It’s very easy to deny the fact that trauma was passed down through the years of slavery. After all, hasn’t it been a really long time? Time heals all wounds, doesn’t it?!
Not this one!
Time doesn’t heal all things- especially not untreated trauma. Untreated trauma only gets worse. There are no two ways about it.
So, medical science actually reveals that trauma can be passed from generation to generation just as dreams can be. It can slip into the DNA like a genetic worm and subtly slime its way from mother to child and on and on like that. And we’re not just talking about a singular trauma but a string of traumas that ran for over 200 years.
It is important to talk about this and establish a ground zero because this is what sets a premise to providing an answer to the question: Who needs to heal from Post Traumatic Slavery Syndrome?! Before we can heal from something, we need to accept that it exists and there is the possibility we’re plagued by it. Same way we need to accept that the post traumatic slave syndrome is not fiction. It exists and it manifests in more ways than one.
For several years, black people remained at the receiving end of this trauma. Daughters were taken away from their mothers. Fathers sold in the presence of their sons. Young girls raped, brutalized and abused.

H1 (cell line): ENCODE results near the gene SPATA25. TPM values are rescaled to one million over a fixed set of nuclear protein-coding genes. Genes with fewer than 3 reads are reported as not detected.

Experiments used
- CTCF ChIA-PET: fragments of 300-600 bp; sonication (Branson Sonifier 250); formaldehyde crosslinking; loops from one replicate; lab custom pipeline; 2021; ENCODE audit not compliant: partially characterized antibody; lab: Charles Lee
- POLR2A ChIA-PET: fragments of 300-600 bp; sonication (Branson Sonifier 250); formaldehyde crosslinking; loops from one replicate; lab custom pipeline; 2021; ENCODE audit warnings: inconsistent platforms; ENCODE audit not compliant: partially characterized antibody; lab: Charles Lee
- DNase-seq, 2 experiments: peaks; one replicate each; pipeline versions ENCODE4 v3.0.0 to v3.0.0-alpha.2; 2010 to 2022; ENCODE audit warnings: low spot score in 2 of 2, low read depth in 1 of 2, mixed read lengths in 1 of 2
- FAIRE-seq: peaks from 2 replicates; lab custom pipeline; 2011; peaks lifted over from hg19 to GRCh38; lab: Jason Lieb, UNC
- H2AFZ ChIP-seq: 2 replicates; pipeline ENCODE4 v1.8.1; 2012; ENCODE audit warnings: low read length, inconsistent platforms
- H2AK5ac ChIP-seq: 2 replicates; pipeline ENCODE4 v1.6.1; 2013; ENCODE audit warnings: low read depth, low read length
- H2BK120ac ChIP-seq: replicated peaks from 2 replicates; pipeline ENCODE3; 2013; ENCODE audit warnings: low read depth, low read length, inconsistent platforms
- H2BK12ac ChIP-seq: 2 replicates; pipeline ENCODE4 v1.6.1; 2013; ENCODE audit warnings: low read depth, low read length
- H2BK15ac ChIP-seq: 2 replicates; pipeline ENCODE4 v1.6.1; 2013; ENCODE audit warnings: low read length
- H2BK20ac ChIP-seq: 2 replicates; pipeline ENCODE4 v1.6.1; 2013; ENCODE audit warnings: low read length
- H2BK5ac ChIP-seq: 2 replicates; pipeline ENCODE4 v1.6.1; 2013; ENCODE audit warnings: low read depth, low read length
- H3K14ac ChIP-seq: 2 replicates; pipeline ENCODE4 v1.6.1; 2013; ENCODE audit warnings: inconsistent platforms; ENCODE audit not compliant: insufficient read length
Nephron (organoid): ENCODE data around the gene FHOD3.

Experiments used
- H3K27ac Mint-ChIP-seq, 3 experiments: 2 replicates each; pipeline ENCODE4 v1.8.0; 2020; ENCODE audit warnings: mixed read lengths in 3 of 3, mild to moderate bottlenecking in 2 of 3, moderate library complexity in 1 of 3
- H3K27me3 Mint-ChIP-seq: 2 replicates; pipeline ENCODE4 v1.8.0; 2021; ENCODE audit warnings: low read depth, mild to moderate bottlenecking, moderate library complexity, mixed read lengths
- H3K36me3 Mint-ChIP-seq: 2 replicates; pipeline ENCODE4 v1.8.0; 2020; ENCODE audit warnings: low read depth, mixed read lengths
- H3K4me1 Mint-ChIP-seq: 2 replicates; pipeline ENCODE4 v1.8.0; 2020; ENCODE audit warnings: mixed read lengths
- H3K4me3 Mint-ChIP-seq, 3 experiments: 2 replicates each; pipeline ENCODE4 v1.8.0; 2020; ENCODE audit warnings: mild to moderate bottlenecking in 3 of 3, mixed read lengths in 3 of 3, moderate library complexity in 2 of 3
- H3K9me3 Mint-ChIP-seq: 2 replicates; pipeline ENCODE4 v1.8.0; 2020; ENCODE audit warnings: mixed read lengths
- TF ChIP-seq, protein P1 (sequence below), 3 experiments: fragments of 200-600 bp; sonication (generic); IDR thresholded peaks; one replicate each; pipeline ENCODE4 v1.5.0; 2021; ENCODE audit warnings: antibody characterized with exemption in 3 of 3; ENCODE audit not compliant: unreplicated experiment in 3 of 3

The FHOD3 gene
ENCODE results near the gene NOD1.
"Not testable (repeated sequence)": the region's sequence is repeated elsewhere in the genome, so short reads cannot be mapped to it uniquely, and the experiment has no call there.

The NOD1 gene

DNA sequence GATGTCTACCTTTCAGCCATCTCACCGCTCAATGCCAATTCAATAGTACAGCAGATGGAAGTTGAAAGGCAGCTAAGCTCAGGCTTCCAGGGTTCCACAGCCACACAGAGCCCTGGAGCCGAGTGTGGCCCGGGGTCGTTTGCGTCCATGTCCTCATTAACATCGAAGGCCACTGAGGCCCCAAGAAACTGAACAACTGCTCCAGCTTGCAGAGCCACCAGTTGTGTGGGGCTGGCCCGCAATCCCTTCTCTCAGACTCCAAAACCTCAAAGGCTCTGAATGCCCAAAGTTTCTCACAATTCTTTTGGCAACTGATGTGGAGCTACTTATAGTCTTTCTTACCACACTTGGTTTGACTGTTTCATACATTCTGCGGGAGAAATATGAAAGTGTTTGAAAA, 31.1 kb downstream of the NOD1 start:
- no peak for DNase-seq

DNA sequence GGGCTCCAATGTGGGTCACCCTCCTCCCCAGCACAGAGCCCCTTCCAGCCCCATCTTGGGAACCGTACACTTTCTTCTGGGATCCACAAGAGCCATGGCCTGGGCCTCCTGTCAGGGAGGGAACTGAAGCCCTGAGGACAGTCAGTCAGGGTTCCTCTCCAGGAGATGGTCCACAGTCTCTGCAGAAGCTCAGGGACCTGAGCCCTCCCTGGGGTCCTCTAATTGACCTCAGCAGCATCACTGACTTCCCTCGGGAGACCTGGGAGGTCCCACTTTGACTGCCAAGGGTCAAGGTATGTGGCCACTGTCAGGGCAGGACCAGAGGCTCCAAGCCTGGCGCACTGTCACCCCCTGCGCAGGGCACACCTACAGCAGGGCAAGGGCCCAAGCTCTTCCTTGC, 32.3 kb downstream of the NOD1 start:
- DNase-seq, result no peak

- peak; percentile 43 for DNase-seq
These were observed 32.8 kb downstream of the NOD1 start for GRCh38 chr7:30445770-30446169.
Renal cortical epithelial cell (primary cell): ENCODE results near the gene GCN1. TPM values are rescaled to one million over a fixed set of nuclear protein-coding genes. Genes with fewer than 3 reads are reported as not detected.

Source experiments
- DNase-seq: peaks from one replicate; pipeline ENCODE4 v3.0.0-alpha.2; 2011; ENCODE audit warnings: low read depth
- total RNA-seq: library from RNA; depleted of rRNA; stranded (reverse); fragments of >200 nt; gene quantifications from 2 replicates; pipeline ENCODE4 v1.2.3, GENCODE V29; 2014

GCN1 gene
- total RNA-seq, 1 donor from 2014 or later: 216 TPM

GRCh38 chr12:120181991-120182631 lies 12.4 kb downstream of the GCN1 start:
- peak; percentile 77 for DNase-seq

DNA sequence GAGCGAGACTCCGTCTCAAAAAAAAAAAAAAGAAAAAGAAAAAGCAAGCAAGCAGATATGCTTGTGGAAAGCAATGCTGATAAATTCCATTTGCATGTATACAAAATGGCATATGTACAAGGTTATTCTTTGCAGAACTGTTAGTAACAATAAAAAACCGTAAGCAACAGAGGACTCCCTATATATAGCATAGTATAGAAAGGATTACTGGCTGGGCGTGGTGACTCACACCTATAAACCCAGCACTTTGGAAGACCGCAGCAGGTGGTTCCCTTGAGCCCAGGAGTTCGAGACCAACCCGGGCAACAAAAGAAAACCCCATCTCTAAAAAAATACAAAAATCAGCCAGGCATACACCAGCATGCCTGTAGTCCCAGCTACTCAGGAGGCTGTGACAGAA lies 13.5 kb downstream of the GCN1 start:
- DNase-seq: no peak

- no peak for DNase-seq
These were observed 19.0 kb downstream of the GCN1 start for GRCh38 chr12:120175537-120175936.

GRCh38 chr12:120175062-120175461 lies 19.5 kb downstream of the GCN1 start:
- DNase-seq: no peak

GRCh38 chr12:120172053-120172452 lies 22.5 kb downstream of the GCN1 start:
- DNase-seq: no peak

All those things happened and it is not expected that those people, or their generations, would heal from things without ever talking about it.
Because of the bias of the brutality though, there is the illusion that only black people need to heal from Post Traumatic Slave Syndrome. Only blacks need some sort of therapy to see them through their years. But this default assumption couldn’t be more wrong. Everyone, directly or indirectly, is traumatized by this history.
Though black and white people experienced history on different sides of the field, it is just as important that we heal together. There is a need for a conversation. A settler.
These are uncomfortable topics but we need to discuss them nonetheless. How do you explain why an innocent white child naturally loathes a black person? How do you explain a black man’s fears that he might not live beyond his twenties? Post Traumatic Slavery Syndrome reveals itself in more undefined subtleties that have for so long remained unfiltered and discarded by our perceptions.
And again, though black people were at the receiving end of heinous brutalities, it is important that all colours of people embrace the conversation and take the active steps to grow and heal from Post Traumatic Slavery Syndrome. We all made it through to the Post Slavery days and without doubt, it left a mark on all of us.